(Saturday, May 19)
“Right now no political force remembers the society,” “Zhamanak” writes in an editorial. “Except, of course, for reminding of vote bribes, which they have made their alibi. In essence, this situation characterizes and sums up the bankruptcy of Armenia’s current political and party system and its inadequacy for the society’s demands and challenges facing the state. For Armenia’s political and party system, the citizen is merely a listener, rather than a decision maker.”
“168 Zham” says “nothing will change” in Armenia regardless of whether or not President Serzh Sarkisian forms a new coalition government in the wake of the parliamentary elections. The paper believes that such a coalition would be beneficial for both Sarkisian’s Republican Party (HHK) and Gagik Tsarukian’s Prosperous Armenia (BHK). It says that at their meeting last week Sarkisian and Tsarukian discussed not only the distribution of ministerial portfolios but also foreign policy issues.
“Yerkir” comments on Russian President Vladimir Putin’s failure to hold a separate meeting with Serzh Sarkisian on the sidelines of an informal Commonwealth of Independent States summit in Moscow last week. “Naturally, different kinds of commentaries have been voiced and far-reaching presumptions have been made. There have even been opinions that Putin is punishing Serzh Sarkisian for the latter’s new, Western orientation. The Armenian public, which has long been accustomed to warm relations with Moscow, immediately noticed the Moscow tepidness and started closely monitoring further developments.”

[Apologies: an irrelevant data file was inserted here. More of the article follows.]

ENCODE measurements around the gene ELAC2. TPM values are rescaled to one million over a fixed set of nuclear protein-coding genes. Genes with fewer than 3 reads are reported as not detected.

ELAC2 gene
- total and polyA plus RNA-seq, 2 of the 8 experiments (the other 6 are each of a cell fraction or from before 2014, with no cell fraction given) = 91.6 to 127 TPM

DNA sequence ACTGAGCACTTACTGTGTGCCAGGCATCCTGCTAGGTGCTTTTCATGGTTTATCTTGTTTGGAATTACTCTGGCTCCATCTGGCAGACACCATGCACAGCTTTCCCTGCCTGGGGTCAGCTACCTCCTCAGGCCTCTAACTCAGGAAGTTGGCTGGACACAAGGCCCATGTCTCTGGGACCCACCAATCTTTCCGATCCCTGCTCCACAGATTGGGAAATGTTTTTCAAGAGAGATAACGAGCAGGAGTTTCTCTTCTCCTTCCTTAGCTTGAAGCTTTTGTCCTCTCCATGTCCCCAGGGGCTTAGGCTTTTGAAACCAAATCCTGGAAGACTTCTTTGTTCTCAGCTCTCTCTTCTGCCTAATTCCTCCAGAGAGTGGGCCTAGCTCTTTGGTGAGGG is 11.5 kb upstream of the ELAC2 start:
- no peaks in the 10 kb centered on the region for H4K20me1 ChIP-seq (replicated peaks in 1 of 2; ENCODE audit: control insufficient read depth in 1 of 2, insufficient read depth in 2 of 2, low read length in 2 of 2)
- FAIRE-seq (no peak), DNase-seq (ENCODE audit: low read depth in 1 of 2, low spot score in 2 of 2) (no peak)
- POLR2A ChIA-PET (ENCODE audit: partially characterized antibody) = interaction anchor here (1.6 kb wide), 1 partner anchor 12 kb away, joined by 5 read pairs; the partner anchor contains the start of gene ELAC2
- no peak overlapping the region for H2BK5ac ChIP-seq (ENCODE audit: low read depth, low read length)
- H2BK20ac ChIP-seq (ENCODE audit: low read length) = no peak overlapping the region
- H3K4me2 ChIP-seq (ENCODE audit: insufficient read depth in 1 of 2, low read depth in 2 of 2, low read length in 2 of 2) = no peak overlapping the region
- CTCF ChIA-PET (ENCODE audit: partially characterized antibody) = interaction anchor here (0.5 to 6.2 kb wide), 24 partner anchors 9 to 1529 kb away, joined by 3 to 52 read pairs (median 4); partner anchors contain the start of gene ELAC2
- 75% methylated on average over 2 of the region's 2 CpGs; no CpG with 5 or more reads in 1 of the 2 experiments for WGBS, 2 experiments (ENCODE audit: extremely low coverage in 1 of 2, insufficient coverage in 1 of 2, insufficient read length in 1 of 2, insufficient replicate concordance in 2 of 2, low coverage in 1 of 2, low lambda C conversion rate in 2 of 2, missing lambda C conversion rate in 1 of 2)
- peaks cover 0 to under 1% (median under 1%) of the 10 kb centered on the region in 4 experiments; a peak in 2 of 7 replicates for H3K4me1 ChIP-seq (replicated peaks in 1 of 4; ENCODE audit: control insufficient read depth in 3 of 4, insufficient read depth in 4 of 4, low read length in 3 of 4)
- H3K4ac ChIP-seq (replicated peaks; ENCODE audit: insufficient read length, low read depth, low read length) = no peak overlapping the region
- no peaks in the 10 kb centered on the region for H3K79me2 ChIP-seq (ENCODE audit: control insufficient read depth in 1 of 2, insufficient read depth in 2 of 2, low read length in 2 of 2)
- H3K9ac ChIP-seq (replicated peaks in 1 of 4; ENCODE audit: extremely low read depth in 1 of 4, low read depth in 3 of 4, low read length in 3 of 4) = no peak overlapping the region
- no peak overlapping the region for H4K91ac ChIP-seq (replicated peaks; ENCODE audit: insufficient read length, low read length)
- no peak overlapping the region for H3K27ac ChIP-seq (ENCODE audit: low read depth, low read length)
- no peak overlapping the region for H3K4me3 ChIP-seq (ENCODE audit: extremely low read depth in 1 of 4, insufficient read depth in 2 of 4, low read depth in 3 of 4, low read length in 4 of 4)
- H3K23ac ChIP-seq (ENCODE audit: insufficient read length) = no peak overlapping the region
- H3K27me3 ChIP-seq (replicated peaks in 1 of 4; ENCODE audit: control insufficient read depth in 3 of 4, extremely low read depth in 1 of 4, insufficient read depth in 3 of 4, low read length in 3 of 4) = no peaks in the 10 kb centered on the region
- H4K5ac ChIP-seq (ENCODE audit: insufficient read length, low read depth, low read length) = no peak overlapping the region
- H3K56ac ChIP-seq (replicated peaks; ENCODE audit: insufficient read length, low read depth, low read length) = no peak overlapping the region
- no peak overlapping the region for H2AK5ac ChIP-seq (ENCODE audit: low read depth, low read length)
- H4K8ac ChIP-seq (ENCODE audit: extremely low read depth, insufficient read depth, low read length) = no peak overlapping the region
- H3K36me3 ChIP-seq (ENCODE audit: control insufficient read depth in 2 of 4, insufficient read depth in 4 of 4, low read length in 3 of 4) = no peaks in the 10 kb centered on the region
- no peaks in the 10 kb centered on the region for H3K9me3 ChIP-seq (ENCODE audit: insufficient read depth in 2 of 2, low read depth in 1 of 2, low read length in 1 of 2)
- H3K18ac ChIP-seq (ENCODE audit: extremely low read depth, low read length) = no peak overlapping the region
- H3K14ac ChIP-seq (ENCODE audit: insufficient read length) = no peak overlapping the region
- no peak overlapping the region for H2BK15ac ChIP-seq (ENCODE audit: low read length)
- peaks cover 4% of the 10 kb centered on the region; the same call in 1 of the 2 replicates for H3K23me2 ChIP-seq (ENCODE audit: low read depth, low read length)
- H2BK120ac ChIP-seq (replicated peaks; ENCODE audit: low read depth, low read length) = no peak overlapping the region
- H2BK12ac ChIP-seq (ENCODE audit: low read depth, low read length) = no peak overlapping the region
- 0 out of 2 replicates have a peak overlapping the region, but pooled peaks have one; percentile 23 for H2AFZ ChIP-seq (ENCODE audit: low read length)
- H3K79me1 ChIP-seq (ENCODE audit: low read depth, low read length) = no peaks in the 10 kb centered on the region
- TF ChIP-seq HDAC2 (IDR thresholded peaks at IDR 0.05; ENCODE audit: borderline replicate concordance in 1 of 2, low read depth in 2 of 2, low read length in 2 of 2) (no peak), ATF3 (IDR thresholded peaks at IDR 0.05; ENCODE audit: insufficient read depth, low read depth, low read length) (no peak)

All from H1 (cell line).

“Chorrord Inknishkhanutyun” reports on deepening rifts within the Armenian National Congress (HAK) and, in particular, the Hanrapetutyun (Republic) party’s decision to leave the opposition alliance. “The dominant view in the Congress is that that is a cleaning process, rather than disintegration,” writes the pro-opposition daily. “But maybe the HAK ship is really sinking,” it adds. “Let’s put aside these presumptions because it’s not a nice thing as everyone knows who is the first to leave a sinking ship. One can only assume that it’s a pretty firm ship which is simply headed in the wrong direction. And in that case, any passenger has the right to jump ship and swim on their own in the right direction. Of course, they will hardly reach the shore.”
HHK spokesman Eduard Sharmazanov tells “Zhoghovurd” that as many as 69 individuals will leave the ruling party’s electoral list to avoid taking up seats in the new National Assembly. “There are 131 seats in the parliament,” he says. “Just because we presented a 253-member seat doesn’t mean that we aspired to having all 131 seats. Naturally it was obvious that not everyone on the list will be in the parliament and it’s logical that after our victory most resignation letters [by HHK candidates] will be written by regional governors, deputy governors and the like.”